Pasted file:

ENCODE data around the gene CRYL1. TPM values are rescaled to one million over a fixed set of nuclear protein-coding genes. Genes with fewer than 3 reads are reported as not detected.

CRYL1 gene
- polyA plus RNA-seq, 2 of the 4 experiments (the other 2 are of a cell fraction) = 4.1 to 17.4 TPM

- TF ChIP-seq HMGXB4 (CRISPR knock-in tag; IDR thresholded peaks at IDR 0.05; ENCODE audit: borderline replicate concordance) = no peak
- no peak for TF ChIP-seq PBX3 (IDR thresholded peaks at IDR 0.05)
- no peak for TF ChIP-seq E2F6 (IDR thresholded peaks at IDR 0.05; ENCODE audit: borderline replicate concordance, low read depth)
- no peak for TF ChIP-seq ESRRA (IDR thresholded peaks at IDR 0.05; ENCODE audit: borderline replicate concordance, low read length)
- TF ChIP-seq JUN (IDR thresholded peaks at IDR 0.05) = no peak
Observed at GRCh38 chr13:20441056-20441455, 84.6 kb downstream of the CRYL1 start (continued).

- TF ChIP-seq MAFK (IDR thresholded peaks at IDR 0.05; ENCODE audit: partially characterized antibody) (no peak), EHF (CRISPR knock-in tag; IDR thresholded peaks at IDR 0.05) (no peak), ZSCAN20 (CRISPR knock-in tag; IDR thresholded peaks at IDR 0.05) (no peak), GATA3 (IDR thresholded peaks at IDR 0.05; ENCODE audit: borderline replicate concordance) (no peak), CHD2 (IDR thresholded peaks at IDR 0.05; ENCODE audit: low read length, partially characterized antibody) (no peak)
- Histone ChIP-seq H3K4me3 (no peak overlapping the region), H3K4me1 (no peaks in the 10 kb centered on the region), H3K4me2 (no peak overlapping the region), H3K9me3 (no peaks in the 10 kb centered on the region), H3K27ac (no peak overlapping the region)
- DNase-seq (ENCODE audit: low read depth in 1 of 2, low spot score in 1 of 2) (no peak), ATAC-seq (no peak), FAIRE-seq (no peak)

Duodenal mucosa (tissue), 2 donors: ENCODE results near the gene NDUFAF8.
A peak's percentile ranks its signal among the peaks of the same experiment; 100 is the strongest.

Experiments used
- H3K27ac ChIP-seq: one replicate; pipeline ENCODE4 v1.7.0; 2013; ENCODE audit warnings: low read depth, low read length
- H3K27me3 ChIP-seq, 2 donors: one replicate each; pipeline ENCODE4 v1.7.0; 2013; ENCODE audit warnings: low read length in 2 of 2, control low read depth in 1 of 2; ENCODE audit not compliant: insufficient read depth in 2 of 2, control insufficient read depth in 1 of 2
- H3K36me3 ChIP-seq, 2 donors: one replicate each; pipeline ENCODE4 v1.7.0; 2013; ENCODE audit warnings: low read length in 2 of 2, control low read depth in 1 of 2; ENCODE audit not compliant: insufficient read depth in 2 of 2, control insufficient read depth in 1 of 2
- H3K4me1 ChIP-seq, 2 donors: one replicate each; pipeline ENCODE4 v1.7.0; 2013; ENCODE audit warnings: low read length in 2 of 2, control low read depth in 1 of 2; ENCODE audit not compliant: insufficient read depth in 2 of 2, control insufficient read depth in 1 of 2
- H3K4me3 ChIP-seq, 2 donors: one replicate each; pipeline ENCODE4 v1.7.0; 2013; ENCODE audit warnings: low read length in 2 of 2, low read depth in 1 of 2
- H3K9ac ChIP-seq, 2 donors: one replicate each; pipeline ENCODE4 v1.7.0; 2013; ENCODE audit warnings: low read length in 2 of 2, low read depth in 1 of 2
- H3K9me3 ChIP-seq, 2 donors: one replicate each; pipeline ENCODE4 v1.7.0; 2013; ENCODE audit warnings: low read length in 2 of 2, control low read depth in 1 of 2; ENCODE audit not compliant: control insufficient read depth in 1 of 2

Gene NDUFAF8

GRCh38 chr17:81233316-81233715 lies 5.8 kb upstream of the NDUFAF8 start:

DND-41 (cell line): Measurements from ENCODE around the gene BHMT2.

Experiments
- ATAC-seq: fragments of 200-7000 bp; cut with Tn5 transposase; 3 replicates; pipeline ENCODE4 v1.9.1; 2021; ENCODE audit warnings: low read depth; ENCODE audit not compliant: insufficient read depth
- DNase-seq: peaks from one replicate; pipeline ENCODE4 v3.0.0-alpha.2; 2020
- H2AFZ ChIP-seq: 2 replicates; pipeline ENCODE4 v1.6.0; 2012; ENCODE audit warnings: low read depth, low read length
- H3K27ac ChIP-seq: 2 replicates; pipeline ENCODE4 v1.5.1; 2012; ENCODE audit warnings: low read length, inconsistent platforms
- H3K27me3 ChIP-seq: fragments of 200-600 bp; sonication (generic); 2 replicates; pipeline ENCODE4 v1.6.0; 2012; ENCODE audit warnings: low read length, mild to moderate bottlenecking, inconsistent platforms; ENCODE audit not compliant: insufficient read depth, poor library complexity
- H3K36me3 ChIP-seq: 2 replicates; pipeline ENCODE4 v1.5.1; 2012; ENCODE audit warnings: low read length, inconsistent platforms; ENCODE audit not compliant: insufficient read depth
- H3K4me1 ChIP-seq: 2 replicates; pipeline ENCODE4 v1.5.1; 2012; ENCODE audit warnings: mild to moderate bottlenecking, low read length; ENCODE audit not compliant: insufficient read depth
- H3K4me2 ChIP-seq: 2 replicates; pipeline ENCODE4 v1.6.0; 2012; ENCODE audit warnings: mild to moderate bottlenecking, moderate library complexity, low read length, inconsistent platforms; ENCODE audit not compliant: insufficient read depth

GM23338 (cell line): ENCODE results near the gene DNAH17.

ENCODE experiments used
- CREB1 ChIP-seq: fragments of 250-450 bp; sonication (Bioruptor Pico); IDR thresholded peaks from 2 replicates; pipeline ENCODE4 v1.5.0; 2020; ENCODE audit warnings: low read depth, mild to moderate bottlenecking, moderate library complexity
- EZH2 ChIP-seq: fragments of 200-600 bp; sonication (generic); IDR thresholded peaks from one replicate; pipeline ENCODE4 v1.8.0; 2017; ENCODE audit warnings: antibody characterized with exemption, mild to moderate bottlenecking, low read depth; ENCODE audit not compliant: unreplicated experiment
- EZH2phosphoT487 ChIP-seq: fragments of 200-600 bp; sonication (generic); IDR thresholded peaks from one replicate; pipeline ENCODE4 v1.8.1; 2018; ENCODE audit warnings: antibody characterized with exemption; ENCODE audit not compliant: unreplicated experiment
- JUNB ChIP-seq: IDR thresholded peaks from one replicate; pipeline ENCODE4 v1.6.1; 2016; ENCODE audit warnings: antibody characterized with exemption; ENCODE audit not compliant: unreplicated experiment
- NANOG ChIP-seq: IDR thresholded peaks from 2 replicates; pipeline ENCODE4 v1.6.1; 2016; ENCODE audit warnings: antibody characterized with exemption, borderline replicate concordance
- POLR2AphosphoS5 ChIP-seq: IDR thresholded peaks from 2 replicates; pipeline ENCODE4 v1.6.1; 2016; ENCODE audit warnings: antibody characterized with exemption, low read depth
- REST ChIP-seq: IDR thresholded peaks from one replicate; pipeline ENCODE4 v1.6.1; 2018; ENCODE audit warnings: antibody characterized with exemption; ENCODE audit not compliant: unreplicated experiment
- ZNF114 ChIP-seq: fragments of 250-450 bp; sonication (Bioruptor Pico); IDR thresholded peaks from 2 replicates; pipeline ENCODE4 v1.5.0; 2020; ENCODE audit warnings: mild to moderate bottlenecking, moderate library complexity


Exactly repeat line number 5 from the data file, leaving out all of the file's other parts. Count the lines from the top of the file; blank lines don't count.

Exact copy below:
- no peak for TF ChIP-seq PBX3 (IDR thresholded peaks at IDR 0.05)